Fordham’s Business Improvement District (BID) has netted an online upgrade.
The city announced plans to install free Wi Fi access starting this December in the buzzing commercial stretch of East Fordham Road from Grand Concourse to Arthur Avenue.
Internet hubs will be installed along the shopping district in phases over the next three years, but a precise timeframe is not yet in place, said Wilma Alonso, executive director of the BID.
The program will be set up in a series of online access points sponsored by the Spanish company Gowex, which already hosts 1,953 hotspots in New York and recently teamed up with San Francisco to install 450 “smart zones” in the Golden Gate City.
The added Wi Fi connectivity is also coming to downtown Brooklyn, Manhattan’s Flatiron District, Queens’ Long Island City and to Staten Island’s St. George’s shopping district, announced Mayor Bloomberg Monday, September 30 at a press conference at Brooklyn’s Metrotech building.
The total cost of the project is $4.6 million, with the city footing $900,000 and rest shouldered by private company sponsors.
The first wave of Bronx Wi Fi access zones is not yet set in stone, said Alonso, but BID shoppers or students trickling down from nearby Fordham University will be able to get online both outside and in local businesses, who will have a chance to opt into the service, Alonso said.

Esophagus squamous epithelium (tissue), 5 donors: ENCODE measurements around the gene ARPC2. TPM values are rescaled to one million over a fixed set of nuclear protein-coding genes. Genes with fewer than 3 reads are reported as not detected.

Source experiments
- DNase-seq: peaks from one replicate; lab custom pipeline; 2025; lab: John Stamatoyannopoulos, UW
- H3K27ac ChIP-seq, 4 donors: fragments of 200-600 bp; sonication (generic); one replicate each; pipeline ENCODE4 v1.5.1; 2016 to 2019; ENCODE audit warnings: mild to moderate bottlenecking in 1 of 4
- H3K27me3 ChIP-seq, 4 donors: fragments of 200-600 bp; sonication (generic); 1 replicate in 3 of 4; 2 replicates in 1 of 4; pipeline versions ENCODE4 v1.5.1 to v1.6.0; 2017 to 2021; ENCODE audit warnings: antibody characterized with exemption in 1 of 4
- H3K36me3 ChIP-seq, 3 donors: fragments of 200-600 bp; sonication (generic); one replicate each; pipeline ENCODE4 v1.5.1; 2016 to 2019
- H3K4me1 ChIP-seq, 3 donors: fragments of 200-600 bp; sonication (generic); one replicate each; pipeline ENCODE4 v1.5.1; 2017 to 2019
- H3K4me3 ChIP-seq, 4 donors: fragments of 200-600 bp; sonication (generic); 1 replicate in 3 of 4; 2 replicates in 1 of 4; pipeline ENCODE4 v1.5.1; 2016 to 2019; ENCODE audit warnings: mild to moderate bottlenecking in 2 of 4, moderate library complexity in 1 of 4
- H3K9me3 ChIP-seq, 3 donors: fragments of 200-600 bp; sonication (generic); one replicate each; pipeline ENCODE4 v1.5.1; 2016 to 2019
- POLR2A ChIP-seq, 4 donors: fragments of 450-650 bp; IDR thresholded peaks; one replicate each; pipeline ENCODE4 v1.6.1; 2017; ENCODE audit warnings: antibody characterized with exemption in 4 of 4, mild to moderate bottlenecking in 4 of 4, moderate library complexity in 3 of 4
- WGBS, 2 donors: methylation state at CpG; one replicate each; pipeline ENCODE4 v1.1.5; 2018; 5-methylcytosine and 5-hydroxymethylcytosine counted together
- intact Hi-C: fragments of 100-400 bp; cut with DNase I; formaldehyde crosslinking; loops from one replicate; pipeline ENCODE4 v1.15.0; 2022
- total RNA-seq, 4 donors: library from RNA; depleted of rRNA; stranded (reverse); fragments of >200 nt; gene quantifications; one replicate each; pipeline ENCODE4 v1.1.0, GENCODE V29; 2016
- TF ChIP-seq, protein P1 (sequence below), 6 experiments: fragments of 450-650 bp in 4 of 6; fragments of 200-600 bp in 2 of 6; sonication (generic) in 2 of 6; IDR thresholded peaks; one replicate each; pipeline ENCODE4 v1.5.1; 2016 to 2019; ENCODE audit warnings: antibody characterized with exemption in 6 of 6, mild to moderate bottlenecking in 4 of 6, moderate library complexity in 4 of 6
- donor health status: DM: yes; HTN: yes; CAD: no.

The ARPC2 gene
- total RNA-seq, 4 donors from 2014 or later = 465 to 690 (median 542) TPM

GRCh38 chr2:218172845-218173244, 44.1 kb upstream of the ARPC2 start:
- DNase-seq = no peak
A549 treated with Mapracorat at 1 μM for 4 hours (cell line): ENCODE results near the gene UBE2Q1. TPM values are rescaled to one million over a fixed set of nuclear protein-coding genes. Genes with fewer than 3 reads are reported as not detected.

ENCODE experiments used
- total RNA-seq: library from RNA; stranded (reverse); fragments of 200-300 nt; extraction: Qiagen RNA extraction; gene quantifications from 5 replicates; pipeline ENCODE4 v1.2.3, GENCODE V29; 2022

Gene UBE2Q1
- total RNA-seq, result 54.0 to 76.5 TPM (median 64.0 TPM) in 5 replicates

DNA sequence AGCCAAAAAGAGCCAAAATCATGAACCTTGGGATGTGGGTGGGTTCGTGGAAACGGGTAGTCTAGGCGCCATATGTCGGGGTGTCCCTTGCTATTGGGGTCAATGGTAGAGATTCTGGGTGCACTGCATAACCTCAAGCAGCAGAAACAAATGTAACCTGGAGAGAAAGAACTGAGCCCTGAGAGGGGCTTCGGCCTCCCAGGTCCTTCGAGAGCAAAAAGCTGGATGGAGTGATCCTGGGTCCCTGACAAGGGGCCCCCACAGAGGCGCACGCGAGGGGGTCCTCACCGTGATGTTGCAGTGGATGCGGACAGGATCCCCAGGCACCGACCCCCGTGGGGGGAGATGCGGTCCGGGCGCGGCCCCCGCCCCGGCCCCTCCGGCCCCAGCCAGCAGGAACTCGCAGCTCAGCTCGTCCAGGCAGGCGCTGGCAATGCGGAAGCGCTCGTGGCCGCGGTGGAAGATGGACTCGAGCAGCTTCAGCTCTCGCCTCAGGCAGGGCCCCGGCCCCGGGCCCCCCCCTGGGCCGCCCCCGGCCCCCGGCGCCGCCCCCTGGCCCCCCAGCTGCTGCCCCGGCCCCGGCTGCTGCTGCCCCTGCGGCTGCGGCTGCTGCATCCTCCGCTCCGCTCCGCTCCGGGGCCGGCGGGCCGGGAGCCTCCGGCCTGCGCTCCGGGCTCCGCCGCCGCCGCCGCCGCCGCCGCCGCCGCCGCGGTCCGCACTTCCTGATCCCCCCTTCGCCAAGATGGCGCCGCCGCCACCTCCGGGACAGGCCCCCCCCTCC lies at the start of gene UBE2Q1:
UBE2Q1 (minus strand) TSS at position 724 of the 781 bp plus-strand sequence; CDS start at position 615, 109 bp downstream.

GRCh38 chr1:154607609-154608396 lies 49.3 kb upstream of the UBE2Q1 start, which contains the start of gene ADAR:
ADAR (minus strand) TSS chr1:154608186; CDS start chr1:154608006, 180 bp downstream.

“We’re happy that through the mayor’s office we can tap into something like this,” Alonso said. “It’s very important for our businesses to have internet connectivity.”
Mayor Bloomberg heralded the initiative as a boon to would-be internet entrepreneurs.
“If New York City is going remain competitive in the global economy, we must find ways to support the entrepreneurs who are driving technological advances and creating jobs,” he said.
But the Fordham BID is not exactly Silicon Valley. The 300 shops that line the district run the gauntlet from 99 cent shops to upscale jewelry stores, and many do not currently even have a website, Alonso said.
Shops in the BID will be able to upload coupons onto a BID homepage as a marketing tool, she said.
“The challenge will be to engage the small businesses, but as soon as they know how easy it will be, they will be inclined to participate,” Alonso said.
Gowex will use city property such as bus stops to house the networks, said Alonso, and will also install devices known as repeaters that magnify the Wi Fi signals.
The city’s contract with Gowex runs for three years, she said, during which time she hopes that smartphone-bearing visitors will be able to check out the latest deals in BID shops on their devices.
“Who doesn’t walk around with a phone with internet these days?” she said. “ To walk down a commercial district and be connected and interacting with the businesses will be exciting.”